For the last three weeks I have had growing numbness in my left hand, mainly my pinky finger, and some in my ring finger. It also goes up my forearm to my elbow. Should I see a doctor about this, and if so, what should I ask?
The little finger and the outside of the fourth finger next to it are innervated through the ulnar nerve, which passes along the inside of the elbow in the notch that one can feel there. The pain and electrical sensation that we feel when we bang our “funny bone” there are caused by momentary trauma to the ulnar nerve.
There are a number of reasons why we can get a neuropathy in the ulnar nerve causing this numbness. Since the nerve is located in a very exposed position, it is easily traumatized; and repeated trauma can cause the numbness to appear more often or even become permanent. Sitting with one’s elbows on the table while reading, a position that many people like, may put pressure on the ulnar nerves in both arms. The channel at the elbow that the nerve runs through can become narrowed by a buildup of calcium.
I think one of the most common causes is sleeping with one’s head cushioned on one hand. This requires that the elbow be bent up to its maximum flexion, and the ulnar nerve gets stretched tight in the bony channel that it runs through. I have had this form of ulnar neuropathy myself for several years, and will awaken during the night with the same numbness you describe. My numbness disappears quickly if I straighten my arm, but I don’t like the feeling nonetheless, and try not to sleep in that position. If I keep my elbow bent at no more than a 90 degree angle, I don’t get it.
Sleeping positions can cause many forms of numbness, all because pressure is placed over a nerve, or the nerve is stretched. Numbness of the first three fingers of the hand, the palm and most of the forearm can be due to stretching of the median nerve in the upper arm if one sleeps with an arm up over one’s head. Certain leg positions during sleep can press on the peroneal nerve on the outside of the leg just below the knee. This will produce numbness running down the outside of the leg, and may cause weakness of the muscle that raises the foot up.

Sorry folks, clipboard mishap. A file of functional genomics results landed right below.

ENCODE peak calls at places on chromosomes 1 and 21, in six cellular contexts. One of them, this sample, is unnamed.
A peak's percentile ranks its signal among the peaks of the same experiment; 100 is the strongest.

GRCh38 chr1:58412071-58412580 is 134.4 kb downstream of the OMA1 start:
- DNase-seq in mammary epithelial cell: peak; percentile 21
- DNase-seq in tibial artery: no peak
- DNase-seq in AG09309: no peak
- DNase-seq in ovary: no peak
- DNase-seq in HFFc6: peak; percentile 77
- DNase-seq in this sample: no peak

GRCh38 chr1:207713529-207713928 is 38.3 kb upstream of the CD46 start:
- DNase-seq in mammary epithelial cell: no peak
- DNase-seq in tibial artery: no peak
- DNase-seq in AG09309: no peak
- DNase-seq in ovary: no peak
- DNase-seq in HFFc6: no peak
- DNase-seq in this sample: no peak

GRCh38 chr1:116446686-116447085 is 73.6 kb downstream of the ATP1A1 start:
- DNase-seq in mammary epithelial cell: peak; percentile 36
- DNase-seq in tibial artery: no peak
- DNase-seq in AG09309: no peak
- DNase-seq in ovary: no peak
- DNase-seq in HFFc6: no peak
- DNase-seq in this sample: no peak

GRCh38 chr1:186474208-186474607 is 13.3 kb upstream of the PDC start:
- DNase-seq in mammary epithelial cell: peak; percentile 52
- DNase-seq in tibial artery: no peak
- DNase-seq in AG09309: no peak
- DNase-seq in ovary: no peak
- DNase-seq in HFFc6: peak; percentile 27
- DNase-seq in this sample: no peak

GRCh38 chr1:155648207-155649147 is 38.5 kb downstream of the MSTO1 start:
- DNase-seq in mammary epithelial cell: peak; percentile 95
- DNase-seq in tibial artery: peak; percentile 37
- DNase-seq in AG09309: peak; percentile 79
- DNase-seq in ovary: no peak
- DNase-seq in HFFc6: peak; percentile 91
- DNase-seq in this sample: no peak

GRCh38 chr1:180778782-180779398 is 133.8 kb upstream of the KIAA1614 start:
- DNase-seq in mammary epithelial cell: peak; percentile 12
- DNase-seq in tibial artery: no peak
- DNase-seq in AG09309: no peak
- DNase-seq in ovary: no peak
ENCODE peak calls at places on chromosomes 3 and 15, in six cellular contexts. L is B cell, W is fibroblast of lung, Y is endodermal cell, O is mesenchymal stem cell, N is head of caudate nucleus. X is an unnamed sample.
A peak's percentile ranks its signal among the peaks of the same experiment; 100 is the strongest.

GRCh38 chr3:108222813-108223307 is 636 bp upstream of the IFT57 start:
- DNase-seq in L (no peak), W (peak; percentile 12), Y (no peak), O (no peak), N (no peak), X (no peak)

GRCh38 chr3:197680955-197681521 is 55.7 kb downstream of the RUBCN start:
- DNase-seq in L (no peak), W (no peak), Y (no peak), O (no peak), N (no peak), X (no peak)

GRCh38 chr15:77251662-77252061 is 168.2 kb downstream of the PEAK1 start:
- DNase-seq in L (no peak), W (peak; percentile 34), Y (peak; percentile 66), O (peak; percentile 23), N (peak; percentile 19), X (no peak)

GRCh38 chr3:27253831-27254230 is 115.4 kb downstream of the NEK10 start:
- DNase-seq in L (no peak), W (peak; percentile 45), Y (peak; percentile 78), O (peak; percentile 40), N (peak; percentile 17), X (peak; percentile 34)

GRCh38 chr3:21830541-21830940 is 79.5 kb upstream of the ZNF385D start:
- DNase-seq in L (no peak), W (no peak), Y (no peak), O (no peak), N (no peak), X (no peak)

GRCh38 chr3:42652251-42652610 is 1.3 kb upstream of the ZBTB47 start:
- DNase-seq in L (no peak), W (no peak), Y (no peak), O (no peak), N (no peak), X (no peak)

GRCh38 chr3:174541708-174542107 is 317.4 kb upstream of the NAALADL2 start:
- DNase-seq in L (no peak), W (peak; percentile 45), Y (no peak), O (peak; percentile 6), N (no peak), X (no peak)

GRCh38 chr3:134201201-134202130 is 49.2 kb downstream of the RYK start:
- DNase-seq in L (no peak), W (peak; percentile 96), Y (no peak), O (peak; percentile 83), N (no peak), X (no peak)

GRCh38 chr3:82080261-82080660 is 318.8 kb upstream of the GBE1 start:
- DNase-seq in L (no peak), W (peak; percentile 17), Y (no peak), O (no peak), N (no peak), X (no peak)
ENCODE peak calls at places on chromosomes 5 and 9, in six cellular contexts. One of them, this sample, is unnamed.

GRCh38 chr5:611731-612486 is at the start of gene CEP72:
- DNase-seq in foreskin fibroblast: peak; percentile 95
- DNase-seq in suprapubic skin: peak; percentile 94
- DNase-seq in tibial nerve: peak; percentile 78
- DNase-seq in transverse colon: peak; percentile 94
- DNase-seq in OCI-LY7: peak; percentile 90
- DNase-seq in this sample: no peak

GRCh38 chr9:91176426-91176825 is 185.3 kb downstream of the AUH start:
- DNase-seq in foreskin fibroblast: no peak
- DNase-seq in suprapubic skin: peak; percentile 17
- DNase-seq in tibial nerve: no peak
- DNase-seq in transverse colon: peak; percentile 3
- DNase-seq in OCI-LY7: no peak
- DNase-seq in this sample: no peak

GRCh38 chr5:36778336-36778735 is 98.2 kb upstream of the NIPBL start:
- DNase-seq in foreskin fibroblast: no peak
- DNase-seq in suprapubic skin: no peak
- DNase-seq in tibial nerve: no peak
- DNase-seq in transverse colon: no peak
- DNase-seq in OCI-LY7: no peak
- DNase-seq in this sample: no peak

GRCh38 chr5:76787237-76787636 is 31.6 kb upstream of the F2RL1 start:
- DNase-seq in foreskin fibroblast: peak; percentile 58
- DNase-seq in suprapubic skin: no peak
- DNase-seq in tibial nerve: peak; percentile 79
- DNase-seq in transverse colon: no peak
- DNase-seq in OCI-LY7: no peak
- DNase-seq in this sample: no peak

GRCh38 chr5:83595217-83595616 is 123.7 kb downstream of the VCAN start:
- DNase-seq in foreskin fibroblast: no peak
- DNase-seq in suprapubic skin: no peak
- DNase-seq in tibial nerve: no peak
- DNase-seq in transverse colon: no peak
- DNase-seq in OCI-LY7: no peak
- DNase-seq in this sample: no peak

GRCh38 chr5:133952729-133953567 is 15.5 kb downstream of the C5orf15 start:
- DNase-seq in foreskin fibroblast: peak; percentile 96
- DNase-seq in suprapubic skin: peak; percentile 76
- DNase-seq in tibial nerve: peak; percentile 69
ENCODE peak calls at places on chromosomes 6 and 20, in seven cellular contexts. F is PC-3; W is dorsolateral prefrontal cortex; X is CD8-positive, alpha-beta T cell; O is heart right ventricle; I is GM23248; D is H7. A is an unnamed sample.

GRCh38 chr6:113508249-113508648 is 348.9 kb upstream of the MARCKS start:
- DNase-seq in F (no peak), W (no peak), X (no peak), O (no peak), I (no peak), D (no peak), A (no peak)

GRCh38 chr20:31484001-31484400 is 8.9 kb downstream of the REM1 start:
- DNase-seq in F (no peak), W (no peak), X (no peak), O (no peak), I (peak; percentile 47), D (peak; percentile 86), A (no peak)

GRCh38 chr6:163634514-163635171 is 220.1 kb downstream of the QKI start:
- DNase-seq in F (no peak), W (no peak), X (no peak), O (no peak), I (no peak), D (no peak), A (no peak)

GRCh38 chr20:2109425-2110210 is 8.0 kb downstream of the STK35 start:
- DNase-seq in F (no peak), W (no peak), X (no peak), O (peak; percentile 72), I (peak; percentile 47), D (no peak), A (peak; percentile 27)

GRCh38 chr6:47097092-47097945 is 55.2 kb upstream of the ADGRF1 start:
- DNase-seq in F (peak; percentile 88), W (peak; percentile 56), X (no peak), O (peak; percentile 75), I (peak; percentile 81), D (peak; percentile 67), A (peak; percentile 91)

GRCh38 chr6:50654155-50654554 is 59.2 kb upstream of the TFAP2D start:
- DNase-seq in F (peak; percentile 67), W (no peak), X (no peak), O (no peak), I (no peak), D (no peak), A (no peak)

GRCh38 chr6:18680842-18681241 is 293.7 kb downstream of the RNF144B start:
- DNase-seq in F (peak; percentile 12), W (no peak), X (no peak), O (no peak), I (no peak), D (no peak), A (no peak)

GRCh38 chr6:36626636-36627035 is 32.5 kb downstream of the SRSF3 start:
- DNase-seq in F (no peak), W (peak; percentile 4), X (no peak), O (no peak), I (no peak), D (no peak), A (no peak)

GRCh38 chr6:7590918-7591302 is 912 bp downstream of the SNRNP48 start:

Another cause of median nerve neuropathy that I have seen is walking with the old style crutches which can press on the median nerve up in the armpit. This is a major reason why anyone who must use crutches for more than a short period of time should use the type that grip the upper arm but don’t extend up to the armpit.
Carpal tunnel syndrome is a neuropathy caused by pressure on the median nerve where it passes through the carpal tunnel at the wrist. Many cases are due to a congenital narrow tunnel, but some repetitive motions performed with the wrist either bent up or bent way down can also cause it. People with an inflammatory arthritis of the wrist may have enough swelling to cause pressure on the nerve. The numbness is of the thumb and next two fingers, plus the inside half of the fourth finger, and most of the palm.
Another neuropathy that I often get is numbness of the lower leg and outside of the foot when I have been driving for many hours. I have permanent mild numbness in these areas due to old sciatica, but when I sit without moving while driving, the pressure on my buttocks or the backs of my thighs greatly increases my numbness. This also clears up promptly when I get out of the car and walk or stretch.
I have probably told you more about neuropathies than you wanted to know, but I know that many people have these episodes of temporary numbness, and worry that they might be having a stroke, so I wanted to describe the more common ones. If numbness, such as you describe, is always associated with a particular position of your arm, and goes away promptly when you change that position, then I think you are having the type of neuropathy that I have described and probably don’t need to take it further or even see a doctor. If it doesn’t clear promptly, or if you cannot associate it with any particular position, or if weakness in the fingers of the hands occurs, then you should certainly have it evaluated. There are surgical procedures to move the ulnar nerve out of its channel at the elbow.